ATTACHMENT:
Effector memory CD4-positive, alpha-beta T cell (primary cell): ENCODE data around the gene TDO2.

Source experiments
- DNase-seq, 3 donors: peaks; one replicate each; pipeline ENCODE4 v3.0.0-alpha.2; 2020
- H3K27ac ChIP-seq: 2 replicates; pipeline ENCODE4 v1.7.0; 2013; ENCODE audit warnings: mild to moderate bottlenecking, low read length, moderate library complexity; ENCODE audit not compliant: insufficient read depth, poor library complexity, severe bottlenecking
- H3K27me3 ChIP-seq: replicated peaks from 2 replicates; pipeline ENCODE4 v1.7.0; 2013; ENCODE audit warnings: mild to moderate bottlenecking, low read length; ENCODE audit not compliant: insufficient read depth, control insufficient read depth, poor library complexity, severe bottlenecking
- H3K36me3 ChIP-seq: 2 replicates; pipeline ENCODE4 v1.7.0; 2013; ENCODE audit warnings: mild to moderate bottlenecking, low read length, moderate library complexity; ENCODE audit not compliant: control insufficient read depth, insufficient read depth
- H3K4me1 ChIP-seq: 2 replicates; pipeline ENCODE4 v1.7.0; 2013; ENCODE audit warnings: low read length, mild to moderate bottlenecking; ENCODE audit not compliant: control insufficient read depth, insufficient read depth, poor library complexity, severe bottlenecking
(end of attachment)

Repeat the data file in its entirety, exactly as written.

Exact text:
Effector memory CD4-positive, alpha-beta T cell (primary cell): ENCODE data around the gene TDO2.

Source experiments
- DNase-seq, 3 donors: peaks; one replicate each; pipeline ENCODE4 v3.0.0-alpha.2; 2020
- H3K27ac ChIP-seq: 2 replicates; pipeline ENCODE4 v1.7.0; 2013; ENCODE audit warnings: mild to moderate bottlenecking, low read length, moderate library complexity; ENCODE audit not compliant: insufficient read depth, poor library complexity, severe bottlenecking
- H3K27me3 ChIP-seq: replicated peaks from 2 replicates; pipeline ENCODE4 v1.7.0; 2013; ENCODE audit warnings: mild to moderate bottlenecking, low read length; ENCODE audit not compliant: insufficient read depth, control insufficient read depth, poor library complexity, severe bottlenecking
- H3K36me3 ChIP-seq: 2 replicates; pipeline ENCODE4 v1.7.0; 2013; ENCODE audit warnings: mild to moderate bottlenecking, low read length, moderate library complexity; ENCODE audit not compliant: control insufficient read depth, insufficient read depth
- H3K4me1 ChIP-seq: 2 replicates; pipeline ENCODE4 v1.7.0; 2013; ENCODE audit warnings: low read length, mild to moderate bottlenecking; ENCODE audit not compliant: control insufficient read depth, insufficient read depth, poor library complexity, severe bottlenecking